How to Optimize Your Site for Alternate Search Engines
When it comes to optimizing for Bing (and most alternate search engines), many SEO strategies are similar to those for Google, such as:
- Use keywords in body copy, page titles, image alt text, and meta descriptions — but don’t get into keyword stuffing.
- Make backlinks part of your content marketing strategy.
- Submit your sitemap to each search engine. You can find many plugins that’ll help you create one.
- If you are using WordPress, install one of the top WordPress SEO plugins to help you analyze your content, add schema and other important things.
However, there are other considerations when optimizing your site if you specifically want to target users of Google alternatives.
Bing also takes your social media presence into account, and Google does not. Social shares can positively impact your Bing rank, so it pays to get active with at least one or two of your profiles. Twitter and Instagram are great options. In general, it’s not going to hurt your rank to have successful social media accounts, anyway. Google isn’t going to penalize you for it, of course, and other search engines will rank you more favorably. Plus, you’re engaging with your audience and being active with your content and community.
It helps to know if one search engine is powered by another because in that case, you’d want to optimize for the search engine that’s powering the one you want to rank on. To put it more simply, search engines like Ecosia and Yahoo are powered by Bing, so optimizing for them will follow the same strategies as optimizing for Bing.
The results pages for those engines are different, however. You will need to check how your site appears on them to see any tweaks that you may need to make. While some may be powered by another search engine, they aren’t an exact copy. The results will be different, and you can take advantage of that.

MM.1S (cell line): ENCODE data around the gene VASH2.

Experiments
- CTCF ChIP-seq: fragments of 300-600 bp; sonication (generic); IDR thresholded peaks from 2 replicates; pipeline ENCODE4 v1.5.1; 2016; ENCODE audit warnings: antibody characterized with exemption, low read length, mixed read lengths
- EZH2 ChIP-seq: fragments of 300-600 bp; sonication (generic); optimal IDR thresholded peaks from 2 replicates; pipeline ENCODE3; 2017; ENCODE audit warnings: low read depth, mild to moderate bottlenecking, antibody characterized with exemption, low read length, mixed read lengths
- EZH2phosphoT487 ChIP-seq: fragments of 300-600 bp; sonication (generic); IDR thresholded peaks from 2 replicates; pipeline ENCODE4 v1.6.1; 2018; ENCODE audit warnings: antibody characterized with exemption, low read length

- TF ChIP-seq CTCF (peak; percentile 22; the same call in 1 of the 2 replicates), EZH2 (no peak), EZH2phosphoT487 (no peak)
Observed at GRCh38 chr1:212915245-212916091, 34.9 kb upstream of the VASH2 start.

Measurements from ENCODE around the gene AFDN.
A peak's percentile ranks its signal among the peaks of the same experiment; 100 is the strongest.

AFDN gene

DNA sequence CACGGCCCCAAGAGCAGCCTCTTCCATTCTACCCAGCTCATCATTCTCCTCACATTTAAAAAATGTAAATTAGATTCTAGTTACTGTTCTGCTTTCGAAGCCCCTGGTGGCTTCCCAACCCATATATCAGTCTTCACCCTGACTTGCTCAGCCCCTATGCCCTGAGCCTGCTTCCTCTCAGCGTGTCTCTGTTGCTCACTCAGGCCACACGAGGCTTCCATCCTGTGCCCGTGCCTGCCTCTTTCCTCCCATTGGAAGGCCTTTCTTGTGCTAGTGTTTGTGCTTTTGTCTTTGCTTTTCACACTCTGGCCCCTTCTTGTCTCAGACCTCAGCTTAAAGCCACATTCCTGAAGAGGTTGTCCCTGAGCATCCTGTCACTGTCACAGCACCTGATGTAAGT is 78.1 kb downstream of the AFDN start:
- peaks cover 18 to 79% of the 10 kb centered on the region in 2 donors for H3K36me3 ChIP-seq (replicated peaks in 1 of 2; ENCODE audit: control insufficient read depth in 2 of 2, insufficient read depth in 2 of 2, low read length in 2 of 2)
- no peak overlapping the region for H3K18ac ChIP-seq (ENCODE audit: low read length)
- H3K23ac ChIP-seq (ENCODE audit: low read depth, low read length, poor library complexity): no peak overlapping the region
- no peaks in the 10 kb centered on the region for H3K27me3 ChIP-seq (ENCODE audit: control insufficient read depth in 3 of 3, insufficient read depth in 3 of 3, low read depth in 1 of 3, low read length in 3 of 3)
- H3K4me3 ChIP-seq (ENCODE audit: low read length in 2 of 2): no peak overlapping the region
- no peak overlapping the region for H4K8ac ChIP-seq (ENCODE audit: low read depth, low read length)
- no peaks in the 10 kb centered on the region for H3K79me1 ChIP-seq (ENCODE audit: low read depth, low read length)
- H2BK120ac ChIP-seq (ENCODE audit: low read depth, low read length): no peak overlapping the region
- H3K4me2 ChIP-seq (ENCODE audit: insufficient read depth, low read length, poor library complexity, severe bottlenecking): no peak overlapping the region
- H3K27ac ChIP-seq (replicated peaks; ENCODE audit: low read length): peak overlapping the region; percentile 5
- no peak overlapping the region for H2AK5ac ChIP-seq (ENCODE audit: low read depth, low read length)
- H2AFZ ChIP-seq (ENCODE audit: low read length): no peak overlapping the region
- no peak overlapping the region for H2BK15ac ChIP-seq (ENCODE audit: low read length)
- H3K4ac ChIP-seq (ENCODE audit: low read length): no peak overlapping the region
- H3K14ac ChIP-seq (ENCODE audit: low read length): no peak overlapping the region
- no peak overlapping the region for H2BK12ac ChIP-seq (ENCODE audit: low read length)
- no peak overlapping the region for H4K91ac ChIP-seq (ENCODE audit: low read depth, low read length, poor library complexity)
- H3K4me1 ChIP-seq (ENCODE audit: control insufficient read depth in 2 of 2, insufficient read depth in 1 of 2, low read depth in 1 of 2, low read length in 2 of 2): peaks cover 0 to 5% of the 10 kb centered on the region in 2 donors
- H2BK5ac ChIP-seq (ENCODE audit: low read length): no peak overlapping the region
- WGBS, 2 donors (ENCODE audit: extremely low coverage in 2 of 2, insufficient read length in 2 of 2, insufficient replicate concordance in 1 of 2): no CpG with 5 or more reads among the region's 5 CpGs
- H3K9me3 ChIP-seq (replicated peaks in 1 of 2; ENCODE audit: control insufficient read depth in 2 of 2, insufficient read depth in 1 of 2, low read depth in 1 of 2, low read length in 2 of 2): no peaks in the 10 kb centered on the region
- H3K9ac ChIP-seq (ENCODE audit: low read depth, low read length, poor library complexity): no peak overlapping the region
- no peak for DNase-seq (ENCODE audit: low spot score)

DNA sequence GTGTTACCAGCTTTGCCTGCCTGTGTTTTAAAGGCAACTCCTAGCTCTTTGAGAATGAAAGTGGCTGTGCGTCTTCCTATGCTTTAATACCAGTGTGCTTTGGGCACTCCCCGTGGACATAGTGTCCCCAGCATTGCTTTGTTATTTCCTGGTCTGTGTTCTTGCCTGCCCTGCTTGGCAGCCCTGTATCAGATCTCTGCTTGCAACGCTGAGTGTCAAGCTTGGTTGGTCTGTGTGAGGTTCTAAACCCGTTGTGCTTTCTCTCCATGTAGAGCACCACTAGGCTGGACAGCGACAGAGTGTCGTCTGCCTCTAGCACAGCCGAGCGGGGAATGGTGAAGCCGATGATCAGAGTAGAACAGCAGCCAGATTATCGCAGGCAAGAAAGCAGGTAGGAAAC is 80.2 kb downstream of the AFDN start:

Using the SERP
The search engine results page (SERP) for an alternate search engine is an excellent source of information. As we said above, the results for these alternate search engines will differ from one another. And while platforms such as Semrush are incredibly useful, they can’t give you specific drill-downs for how SERPs will appear in any and all search engines.
By entering a keyword that you’re trying to rank for, you’ll get an idea of what that search engine returns as results. You will be able to see how organic vs paid results display, if images and video are highly valued, or even if the meta descriptions are given more prominence.
You can then determine if your content is able to compete or if it’s missing the mark for what people are actually looking for. What people are actually looking for (known as search intent) is, in itself, an amazing optimization metric. We explore the concept a lot in our guide to search intent.
Final Thoughts About Alternate Search Engines
Google is the largest and most powerful search engine you’ll find, thanks to everything from its A.I. and algorithms to its rock-solid user base. But something that makes Google so dominating is how personalized it is. And that means it’s tracking a lot of information about its users.
Because of that, Google has been losing market share bit by bit, and your audience may avoid Google for any number of reasons. From privacy concerns to eco-friendly extra features alternate search engines offer. Knowing how to cater to those different preferences will help you reach the members of your audience who aren’t relying on Google — while still making Google and its users happy by following general SEO best practices. Everybody wins.
Want to conduct an SEO audit of your site to make sure it’s optimized as best as can be? We’ve got you covered.
How do you handle alternate search engine SEO? Let’s talk strategy in the comments!
Article featured image by Overearth / shutterstock.com
With all due respect, your posting was very extensive and you worked hard on it – and I do appreciate that
But why waste your time on any other search engine that is less than 10 percent of all searches
as per latest stats:
Search Engine Market Share in United States Of America – January 2022
note two combined/same search engine 9.3%
As I recall, this may be the first years in 5ish years that google has fallen under 90% (i.e., 9 outta 10 searches)
Again, please, nothing personal, but I only concentrate my client’s SEO budget on the Google, and bing/yahoo usually fall in line, and I really don’t care about the others, but assume they will also fall into line with Google’s results
Just trying to help – have a wonderful day